Real estate to be given own class on S&P Dow Jones Indices, MSCI
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The S&P Dow Jones Indices and MSCI have given the real estate sector its own class, separating it for the first time from the rest of the financials arena.
The decision to make real estate a distinct class has come in part due to the huge success that the sector has enjoyed over the last few years, outperforming the S&P 500 – with S&P's REIT industry index jumping by 24 per cent year year since 2009, compared to the 18 per cent rise noted for the benchmark.
The new classification – under the Global Industry Classification Standard (GICS) structure – will cover all real estate investment trusts (REITs) apart from mortgage REITs, CNBC confirmed, adding that the mortgage REITs are to remain in the general financials arena. It marks the first time that an entirely new sector has been made under the GICS structure since its inception in 1999.
Experts have said that being classified as a separate entity is both a positive and a negative for the sector, positive in that it could well entice passive investors hoping to make major profits across a new market sector while also impressing current investors who were unaware of how strong the sector was. The negative impact could come due to the ongoing impression held by some that the real estate sector remains somewhat of a risky proposition thanks to the 2008 financial crisis and mortgage woes.
Jamie Anderson, managing partner of Tierra Funds, told CNBC: "Reclassifying REITs and real estate operating companies (REOCs) into a standalone sector, apart from providing a more accurate description of the companies themselves, will likely raise the profile of real estate fundamentals overall."
The overall market has been far outperformed by REITs in recent years as they are such a strong dividend play across a relatively low-yield backdrop. REITs are required to pay 90 per cent or more of taxable income each year in the form of shareholder dividends, while real estate stocks provide seven per cent earnings growth along with a three per cent or more dividend yield. It has also performed well thanks to the strong recovery it has enjoyed since the credit crunch, across not only the commercial real estate market, but also the industrial, apartment and office sectors.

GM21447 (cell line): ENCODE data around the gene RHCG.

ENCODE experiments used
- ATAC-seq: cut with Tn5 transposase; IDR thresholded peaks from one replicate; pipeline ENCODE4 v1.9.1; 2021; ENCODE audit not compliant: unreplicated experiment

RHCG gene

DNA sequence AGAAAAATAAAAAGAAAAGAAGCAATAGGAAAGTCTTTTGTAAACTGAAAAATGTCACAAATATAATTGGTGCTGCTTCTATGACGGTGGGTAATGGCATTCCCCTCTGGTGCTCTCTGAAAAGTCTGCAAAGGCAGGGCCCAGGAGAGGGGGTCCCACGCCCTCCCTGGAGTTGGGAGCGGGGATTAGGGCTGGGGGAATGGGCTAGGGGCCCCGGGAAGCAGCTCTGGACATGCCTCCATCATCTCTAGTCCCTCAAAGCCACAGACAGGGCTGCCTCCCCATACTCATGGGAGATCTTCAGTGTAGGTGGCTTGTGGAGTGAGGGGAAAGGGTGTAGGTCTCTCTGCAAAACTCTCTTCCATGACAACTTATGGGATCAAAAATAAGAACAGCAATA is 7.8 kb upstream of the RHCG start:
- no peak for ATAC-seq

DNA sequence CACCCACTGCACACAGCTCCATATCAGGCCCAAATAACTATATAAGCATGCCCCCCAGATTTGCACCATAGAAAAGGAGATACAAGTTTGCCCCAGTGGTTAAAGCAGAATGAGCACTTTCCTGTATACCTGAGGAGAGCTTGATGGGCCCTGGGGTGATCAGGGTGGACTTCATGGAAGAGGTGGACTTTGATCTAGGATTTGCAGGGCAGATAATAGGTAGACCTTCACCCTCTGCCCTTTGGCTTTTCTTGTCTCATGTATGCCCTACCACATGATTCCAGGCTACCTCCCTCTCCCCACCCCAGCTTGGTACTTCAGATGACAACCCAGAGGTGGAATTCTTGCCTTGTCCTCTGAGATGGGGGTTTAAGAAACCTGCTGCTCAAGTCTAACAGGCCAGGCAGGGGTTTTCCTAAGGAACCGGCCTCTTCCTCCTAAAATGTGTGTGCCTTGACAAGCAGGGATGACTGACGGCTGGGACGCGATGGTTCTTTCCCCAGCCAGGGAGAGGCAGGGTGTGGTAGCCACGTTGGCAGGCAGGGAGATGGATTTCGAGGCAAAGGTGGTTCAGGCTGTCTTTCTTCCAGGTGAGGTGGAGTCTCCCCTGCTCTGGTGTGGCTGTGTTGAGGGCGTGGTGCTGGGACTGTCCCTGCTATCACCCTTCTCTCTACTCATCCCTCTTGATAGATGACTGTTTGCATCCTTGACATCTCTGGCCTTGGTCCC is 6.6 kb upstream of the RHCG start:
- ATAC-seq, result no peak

Remy Briand, managing director and global head of research at MSCI, told the news source: "This is the first significant structural change to GICS sectors since its inception and reflects the position of real estate as a distinct asset class and a foundational building block of a modern portfolio, rather than an alternative. GICS was developed as a means of standardization that would keep up with the evolving investment landscape."
The change marks the ever-increasing prominence of real estate on the world stage, as David Blitzer, managing director and chairman of the index committee at S&P Dow Jones Indices, confirmed when it was first publicly announced last spring. "The creation of an eleventh sector recognizes the growing importance of real estate in the world's equity markets. The decision to add a real estate sector was based on extensive comments from investors and analysts as well as in-depth analysis and discussions between S&P Dow Jones Indices and MSCI."
It remains to be seen what sort of ripples a change of this importance could bring for the sector, said Alexander Goldfarb, managing director and senior REIT analyst at Sandler O'Neill. "Unanticipated consequences are that people that are looking at the current financial index [are seeing] those returns have been enhanced by real estate. REITs will come out of financials, so the performance of the financial index can lose what had been a strong tailwind."